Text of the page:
I really enjoyed reading Scott Belsky’s Making Ideas Happen. I love the conversational, modern tone, and the way the book loosely organized ideas into chapters by category. The book inspired me on several levels.
Making Ideas Happen helps you think through systems and some practical steps to getting things done as a creative. Often creative people get stuck on one thing or another.
Scott Belsky divides people into three different categories:
Here’s a bit of an explanation about that:
“When I was putting together the book I’d put everyone I’d meet into 3 categories: the Doer who doesn’t really think of anything new but argues to stay on track with what’s current and get it done. Then you have the Dreamer who’s always on that idea-to-idea-to-idea syndrome we talked about earlier, they’re the visionaries. Then you have these others known as the Incrementalists who go from Doer to Dreamer and back again. You’d think that’s the ideal – to be able to think of something and then do it and think of something else and do it again. But that’s the problem. They have too much going on. They do such a wide variety of things they end up looking back and wishing they’d focused on just one thing or worked with a Doer who’d kept me grounded I’d have 300 stores instead of just one. So the point of that is that there is not one best thing to be. You need to work with others.” -Scott Belsky in an interview [source]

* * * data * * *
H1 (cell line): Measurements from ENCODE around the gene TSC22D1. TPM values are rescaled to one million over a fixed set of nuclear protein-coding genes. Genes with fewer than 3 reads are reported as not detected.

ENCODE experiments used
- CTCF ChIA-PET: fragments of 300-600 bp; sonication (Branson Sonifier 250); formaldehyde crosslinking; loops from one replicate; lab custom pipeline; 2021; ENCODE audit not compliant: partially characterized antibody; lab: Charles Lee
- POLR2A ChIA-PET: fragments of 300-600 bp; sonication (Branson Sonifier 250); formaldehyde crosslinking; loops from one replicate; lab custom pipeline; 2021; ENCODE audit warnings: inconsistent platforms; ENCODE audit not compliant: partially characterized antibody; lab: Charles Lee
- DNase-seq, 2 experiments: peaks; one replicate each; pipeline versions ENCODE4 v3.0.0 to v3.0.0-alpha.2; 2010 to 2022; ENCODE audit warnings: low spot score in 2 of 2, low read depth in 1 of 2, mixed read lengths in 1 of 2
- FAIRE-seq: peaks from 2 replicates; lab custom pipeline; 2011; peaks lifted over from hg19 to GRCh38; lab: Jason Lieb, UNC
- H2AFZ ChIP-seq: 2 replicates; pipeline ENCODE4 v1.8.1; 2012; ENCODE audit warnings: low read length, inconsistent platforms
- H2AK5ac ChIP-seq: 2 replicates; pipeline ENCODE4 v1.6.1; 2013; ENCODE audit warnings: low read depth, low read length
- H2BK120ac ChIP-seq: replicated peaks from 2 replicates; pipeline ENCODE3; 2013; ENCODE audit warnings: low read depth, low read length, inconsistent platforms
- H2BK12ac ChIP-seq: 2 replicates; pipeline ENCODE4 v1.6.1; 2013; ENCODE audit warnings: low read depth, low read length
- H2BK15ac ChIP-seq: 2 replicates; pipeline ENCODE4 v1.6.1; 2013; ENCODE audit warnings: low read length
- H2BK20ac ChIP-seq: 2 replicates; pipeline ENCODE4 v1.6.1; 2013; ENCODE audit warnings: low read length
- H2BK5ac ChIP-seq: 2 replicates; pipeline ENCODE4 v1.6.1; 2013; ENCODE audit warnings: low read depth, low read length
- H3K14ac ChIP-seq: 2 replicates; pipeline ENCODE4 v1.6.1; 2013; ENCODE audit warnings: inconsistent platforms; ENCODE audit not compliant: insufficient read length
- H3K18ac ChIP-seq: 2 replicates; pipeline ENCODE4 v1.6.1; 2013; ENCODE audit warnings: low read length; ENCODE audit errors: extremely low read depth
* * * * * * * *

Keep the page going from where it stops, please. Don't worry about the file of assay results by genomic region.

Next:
Here’s a blog post that quotes more about the three types directly from the book [source]
Another point from Making Ideas Happen that hit home is that of INSECURITY WORK.
“I have come to define “Insecurity Work” as stuff that we do that (1) has no intended outcome, (2) does not move the ball forward in any way, and (3) is quick enough that you can do it multiple times a day without realizing – but, nonetheless, puts us at ease.” -Scott Belsky
He talks about insecurity work as checking website stats, constantly monitoring our email inboxes, updating facebook, and the like. For me, insecurity work manifests as I attempt to keep tabs on everything my twitter contacts have to say. I have a great list of twitter people who share great information and lead extraordinary lives, but all this monitoring and following is ultimately unnecessary, and actually wastes quite a bit of time and energy. Daily, through my twitter stream, I follow more rabbit trails than are necessary for my life. It keeps things exciting, but it also keeps me glued to my computer. I’m supposed to be on sabbatical!
You can read a bit more about insecurity work in the first bit of the interview source quoted above, but here’s a post on Scott’s company site that talks a bit more in depth about what is this thing he calls Insecurity Work.
Reduce Your Level of Insecurity Work